Leon Mika

Follow @lmika on Micro.blog.

Made some improvements to my Keyboard Maestro macro which converts selected text from camel case to upper-snake case. Made a small fix to deal with common abbreviations like URL or API, which usually appear in all uppercase. The previous version was treating each letter as the start of a separate word, so that URL would be changed to U_R_L.

Here’s the JavaScript portion of the macro:

'use scrict';

const commonAbbrevs = ['URL', 'API', 'SQS', 'DB'];

(function() {
  let app = Application.currentApplication()
  app.includeStandardAdditions = true;

  let text = app.theClipboard();

  // Capital case the common abbreviations so that they'll be properly cased
  for (let abbrev of commonAbbrevs) {
    let capitalCasedVersion = abbrev[0] + abbrev.substring(1).toLowerCase();
    text = text.replaceAll(abbrev, capitalCasedVersion);

  // Convert to upper snake case
  let newText = text.replaceAll(/\B[A-Z]/g, "_$&").toUpperCase();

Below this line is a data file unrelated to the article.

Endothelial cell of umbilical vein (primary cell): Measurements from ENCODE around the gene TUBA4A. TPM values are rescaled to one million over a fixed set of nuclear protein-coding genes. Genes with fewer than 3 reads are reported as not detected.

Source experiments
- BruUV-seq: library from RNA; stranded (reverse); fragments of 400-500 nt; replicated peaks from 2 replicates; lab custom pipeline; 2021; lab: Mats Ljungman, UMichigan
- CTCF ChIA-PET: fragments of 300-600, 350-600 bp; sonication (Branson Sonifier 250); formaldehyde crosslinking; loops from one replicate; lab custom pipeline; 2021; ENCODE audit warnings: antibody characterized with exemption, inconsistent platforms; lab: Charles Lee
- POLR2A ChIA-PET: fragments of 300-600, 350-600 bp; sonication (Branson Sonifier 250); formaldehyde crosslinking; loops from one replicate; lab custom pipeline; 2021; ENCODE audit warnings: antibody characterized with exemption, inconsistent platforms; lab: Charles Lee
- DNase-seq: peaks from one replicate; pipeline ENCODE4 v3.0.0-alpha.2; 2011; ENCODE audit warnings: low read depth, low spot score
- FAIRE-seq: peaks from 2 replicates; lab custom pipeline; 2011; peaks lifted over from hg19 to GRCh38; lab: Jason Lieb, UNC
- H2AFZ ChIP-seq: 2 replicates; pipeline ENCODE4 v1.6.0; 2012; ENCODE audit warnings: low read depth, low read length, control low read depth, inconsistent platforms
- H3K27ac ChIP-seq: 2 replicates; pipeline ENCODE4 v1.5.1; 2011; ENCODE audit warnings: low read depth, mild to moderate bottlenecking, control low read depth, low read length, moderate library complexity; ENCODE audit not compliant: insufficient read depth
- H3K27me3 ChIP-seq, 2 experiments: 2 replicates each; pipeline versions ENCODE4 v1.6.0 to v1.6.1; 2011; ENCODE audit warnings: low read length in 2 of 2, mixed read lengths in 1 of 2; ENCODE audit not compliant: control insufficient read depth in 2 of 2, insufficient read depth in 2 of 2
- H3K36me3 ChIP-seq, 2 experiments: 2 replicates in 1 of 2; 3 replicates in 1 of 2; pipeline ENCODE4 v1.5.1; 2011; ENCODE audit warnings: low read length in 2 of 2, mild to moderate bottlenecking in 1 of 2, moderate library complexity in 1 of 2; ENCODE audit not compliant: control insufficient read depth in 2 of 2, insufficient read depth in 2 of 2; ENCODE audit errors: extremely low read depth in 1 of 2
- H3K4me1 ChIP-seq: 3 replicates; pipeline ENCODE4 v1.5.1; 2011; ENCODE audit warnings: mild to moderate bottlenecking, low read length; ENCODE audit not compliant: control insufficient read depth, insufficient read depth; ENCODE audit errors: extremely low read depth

Side-note: when I first heard that the let keyword was going to be coming to JavaScript, I heard others say that they wished let would effectively make a constant, much like how let works in Swift. I don’t hold a strong opinion on this, but I kinda wish that ECMA went through with that, since I see a lot of JavaScript code use const in place of let within a function block.

I must say, I’m not a huge fan of this practice. I mean, I can appreciate why they do it, since it reduces the chances of accidentally overriding a variable value. But being someone use to languages where const is reserved for constants values at the top-level, it doesn’t look aesthetically pleasing to me. I think I’ll keep using my lets.

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